Migraine tips and traps

Fiona Clark

writer

Fiona Clark

Journalist

Fiona Clark

A neurologist myth-busts common migraine misconceptions

Sydney-based neurologist and president of the Australian and New Zealand Headache Society Dr Bronwyn Jenkins says some patients may be slipping through the cracks as various myths about migraines persist.

She runs through some common mistakes that patients, and sometimes health professionals make, when it comes to diagnosing and treating migraines.

Trap 1: Blaming migraines purely on psychological distress

While people who get migraines often experience distress, psychological distress is not the single cause of migraines, Dr Jenkins explains.

“So, 70% of patients in a local study were fearful of the next attack and we’ve now got a term for this. It’s ‘interictal burden’ because they’re so worried about how the next attack is going to affect them, particularly if they have frequent attacks,” Dr Jenkins says.

Not surprisingly though, severe and frequent attacks that impact on ability to work or perform day-to-day activities, do cause stress and anxiety.

Dr Jenkins says CBT, mindfulness or relaxation techniques can be useful for self-management.

Trap 2: Missing the right questions to differentiate headache

With new treatments for chronic migraine, it is increasingly important to not miss a diagnosis of chronic migraine. While many people think chronic migraine is defined by the number of years they’ve had them for, it’s actually the frequency that determines this. Technically, chronic migraines are headaches that affect people for 15 days a month, Dr Jenkins says. This is important because the treatment approach for episodic migraine is quite different than for chronic migraine.

Similarly, patients may say they have cluster headache, when it’s really migraine disorder. If headache symptoms persist for 4 to 72 hours, that is most often a migraine.

“Cluster headaches are a really distinct headache disorder that no one should miss. There may be unilateral associated features such as tearing of the eye, redness, drooping, stuffiness of the nose, ringing or decreased hearing, on that side of the head pain. The head pain is always on that side and they can be agitated rather than resting at their worst,” Dr Jenkins says.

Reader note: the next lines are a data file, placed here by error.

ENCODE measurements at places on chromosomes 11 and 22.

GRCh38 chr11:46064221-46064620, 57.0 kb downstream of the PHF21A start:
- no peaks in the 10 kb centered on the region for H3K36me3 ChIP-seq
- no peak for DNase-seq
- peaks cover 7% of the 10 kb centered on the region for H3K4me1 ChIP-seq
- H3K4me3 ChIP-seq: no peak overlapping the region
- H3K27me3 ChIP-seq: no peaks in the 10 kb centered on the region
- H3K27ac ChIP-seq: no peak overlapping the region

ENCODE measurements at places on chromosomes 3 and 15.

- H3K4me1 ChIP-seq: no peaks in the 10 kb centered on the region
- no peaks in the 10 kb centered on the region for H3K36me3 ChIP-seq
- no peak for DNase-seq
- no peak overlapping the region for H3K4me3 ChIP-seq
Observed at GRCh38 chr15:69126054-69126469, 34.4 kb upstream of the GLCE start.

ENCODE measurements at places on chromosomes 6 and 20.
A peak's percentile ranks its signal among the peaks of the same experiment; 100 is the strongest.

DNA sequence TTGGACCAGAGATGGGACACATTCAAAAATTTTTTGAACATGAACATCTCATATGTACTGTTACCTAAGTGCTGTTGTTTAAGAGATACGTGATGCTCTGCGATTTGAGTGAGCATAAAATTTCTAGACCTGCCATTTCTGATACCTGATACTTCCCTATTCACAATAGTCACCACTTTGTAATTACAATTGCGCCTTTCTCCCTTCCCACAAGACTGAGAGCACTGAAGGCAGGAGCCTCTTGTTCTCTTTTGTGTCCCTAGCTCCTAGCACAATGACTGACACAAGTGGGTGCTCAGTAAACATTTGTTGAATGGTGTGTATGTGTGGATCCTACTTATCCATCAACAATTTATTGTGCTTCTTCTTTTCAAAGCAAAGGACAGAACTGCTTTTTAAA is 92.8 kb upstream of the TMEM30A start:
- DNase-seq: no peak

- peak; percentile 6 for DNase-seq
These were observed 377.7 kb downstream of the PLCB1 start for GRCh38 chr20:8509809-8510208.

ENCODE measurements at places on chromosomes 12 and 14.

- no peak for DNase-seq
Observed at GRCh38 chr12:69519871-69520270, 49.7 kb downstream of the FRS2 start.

“You’ve probably got to dig a little bit more if they tell you they’ve got cluster headache, because they may be just thinking it is “clustering” as two to three days of migraine, which is the natural history of migraine rather than a cluster attack.”

Trap 3: What is medication overuse?

‘Rebound headaches’ are now referred to as ‘medication overuse headache’—and may be a bit of a misnomer since this group are often suffering and overall under-treating the migraine attacks that they have. Ultimately this group often have too many migraine and so end up taking too many analgesics. It is helpful to be non-judgemental and empathic in any discussion to help recognise and overcome medication overuse headache.

Again, Dr Jenkins says if there are more than 15 days of headaches they should be classed as chronic migraine and treated as such, rather than sending the patient home with advice on managing tension headaches. Even patients with more than three significant migraine attacks a month may benefit from starting migraine preventive treatment to help reduce them.

Trap 4: Missing migraine because classic symptoms such as vomiting or aura aren’t present

Dr Jenkins says we’re often waiting to hear that the patient has aura, is lying in a dark room unable to move with a throbbing head, and even vomiting, but she says we “don’t need to wait for them to be vomiting in a bucket before you allow yourself to call this migraine because it doesn’t need to have the full hand of symptoms each attack. It can be a bilateral moderate or more intense type of headache with some, but not all, of the associated features some of the time.”

“I make sure my patients also describe what I call their background headaches. If you just ask about the worst “showstopper” headaches, they often tell you they’ve got three to five a month, but they actually might have three to five terrible bedridden ones, but also multiple moderate headaches that they could just push on with and even other tension type headaches they could do strenuous activity with… it doesn’t mean these aren’t part of their migraine disorder. That’s just what chronic migraine starts to look like once they get more and more headache days over time.”